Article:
How Going Cloth Will Save Us Thousands This Year

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My family goes through a ridiculous amount of garbage.
Looking at the bin on our curb, you’d be surprised to find out we are only a family of three (and a half? Baby on the way, haha!). I credit this to the ridiculous amount of diapers, wipes, and nursing pads our one-year-old has gone through.

Nothing quite bothers me like throwing things away. Even if it’s something I know I can’t reuse, I still get a nasty feeling in the pit of my stomach when I line the garbage can with yet another trash bag.
So I did a little research.
After a quick visit to Google, I learned there are a TON of ways to cut back on garbage output…and they all save money!
I put together a handy little chart to compare prices and calculate yearly savings. (All estimates are based on my own experiences and research. They may vary depending on where you live.)

Pretty neat, huh?
Now let’s break it all down by category and figure out how and where I’m getting these numbers.

I really wish it hadn’t taken me thirteen months to bite the bullet and start cloth diapering! It can be a little intimidating at first, but if you find the right youtube videos and blog posts, you’ll be diapering like a pro in no time.
People often complain that cloth is super expensive – and it can be.
However, if you know the right places to look and really do your research, you can start your own collection for under $60.
Consignments sales are definitely the place to look. I got Logan’s first two diapers and 10 inserts all for $10. Kid’s market had a huge selection, but being unsure of whether I was actually going to stick with it I didn’t want to spend too much money on it.
A couple days later I decided that cloth diapering would definitely be for us. I ordered these Babygoal diapers and they are sooo cute! Logan is especially fond of the foxes. Babygoal is fairly inexpensive but has a ton of raving reviews.
So far they’ve held up pretty well and thank the good Lord we haven’t had any leaks!
Going cloth can be an investment but it pays itself off within weeks. You’ll also want to invest in some diaper liners, but luckily they’re super cheap and a total godsend.
The thought of having multiples in cloth diapers at a time is a little overwhelming, but the knowledge that we’ll be saving thousands a year because of it is great!

Same with cloth diapers, you’ll want to stock up on these, especially if you have one or two littles. Luckily, Babygoal carries these as well!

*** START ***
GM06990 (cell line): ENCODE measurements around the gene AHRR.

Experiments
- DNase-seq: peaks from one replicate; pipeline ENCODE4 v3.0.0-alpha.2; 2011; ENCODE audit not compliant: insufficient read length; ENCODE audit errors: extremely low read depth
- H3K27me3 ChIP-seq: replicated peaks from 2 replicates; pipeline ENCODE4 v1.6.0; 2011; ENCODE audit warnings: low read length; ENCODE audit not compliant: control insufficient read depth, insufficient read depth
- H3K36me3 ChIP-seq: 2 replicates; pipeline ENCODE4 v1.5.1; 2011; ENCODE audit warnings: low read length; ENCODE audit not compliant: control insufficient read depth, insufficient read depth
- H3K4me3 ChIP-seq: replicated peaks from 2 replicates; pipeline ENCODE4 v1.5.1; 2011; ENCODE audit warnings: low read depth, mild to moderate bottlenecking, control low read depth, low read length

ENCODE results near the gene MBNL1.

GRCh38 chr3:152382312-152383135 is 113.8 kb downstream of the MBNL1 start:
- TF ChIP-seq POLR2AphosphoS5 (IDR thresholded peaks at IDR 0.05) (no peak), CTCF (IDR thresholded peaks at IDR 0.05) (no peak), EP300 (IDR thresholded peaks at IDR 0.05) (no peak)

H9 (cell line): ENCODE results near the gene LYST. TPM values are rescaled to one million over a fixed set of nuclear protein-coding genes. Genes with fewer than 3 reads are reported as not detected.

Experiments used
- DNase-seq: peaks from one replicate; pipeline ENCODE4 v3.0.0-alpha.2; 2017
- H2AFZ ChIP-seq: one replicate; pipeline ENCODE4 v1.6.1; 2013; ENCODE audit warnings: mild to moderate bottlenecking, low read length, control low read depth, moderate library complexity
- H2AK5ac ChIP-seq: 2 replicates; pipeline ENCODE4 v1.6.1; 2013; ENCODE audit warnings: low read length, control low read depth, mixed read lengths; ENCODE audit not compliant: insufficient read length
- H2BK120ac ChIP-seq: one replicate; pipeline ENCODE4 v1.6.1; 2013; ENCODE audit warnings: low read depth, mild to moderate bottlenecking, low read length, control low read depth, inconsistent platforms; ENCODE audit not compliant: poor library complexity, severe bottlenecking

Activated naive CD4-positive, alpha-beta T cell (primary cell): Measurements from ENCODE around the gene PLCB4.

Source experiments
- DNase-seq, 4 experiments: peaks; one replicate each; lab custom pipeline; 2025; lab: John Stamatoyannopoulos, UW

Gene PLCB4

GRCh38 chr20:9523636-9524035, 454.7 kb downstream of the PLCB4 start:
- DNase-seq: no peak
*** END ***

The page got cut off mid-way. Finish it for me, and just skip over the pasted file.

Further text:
You can wash them in the same load as the diapers which is a huge plus!

Feminine Products
Depending on the length and heaviness of your cycle, you could end up spending $120-$200 yearly on pads and tampons!
There are two options for cutting down on waste: cloth or a menstrual cup.
I’m gonna be honest and say I don’t really know how I feel about the cup, but I plan to buy one after baby is born! I’ll come back and update this when that time comes. 🙂
Cloth pads are also a good option, but you’ll want to find an out-of-the-way place to store them throughout the day, for obvious reasons!
Heart felt has great reviews!

Napkins/Paper towels
Sam’s and Costco are both great places to find deals on paper products, but we tend to go through them really fast and they contribute to most of our garbage output. My research led me to these, which can replace SIX MONTHS worth of paper towels. Holy moly, that is THOUSANDS.

Nursing pads
I was pleasantly surprised to find washable nursing pads at our local Walmart. We went through boxes and boxes of these when L was first born, leading to pad wrappers ALL. OVER. THE. HOUSE.
I think we went through four or five boxes at about $9.88 each.
You can get two pairs at Walmart for $4! This isn’t a particularly stunning savings deal, but I look forward to not having to deal with the massive amounts of waste that comes from the disposable.

All of this to say that cloth is inexpensive, environmentally friendly, and will save you so much money!
You’ll definitely have more laundry to do, but to save a thousand (or more!) per year, that’s a small price to pay.

What are your favorite cloth products?
Let us know in the comments below!


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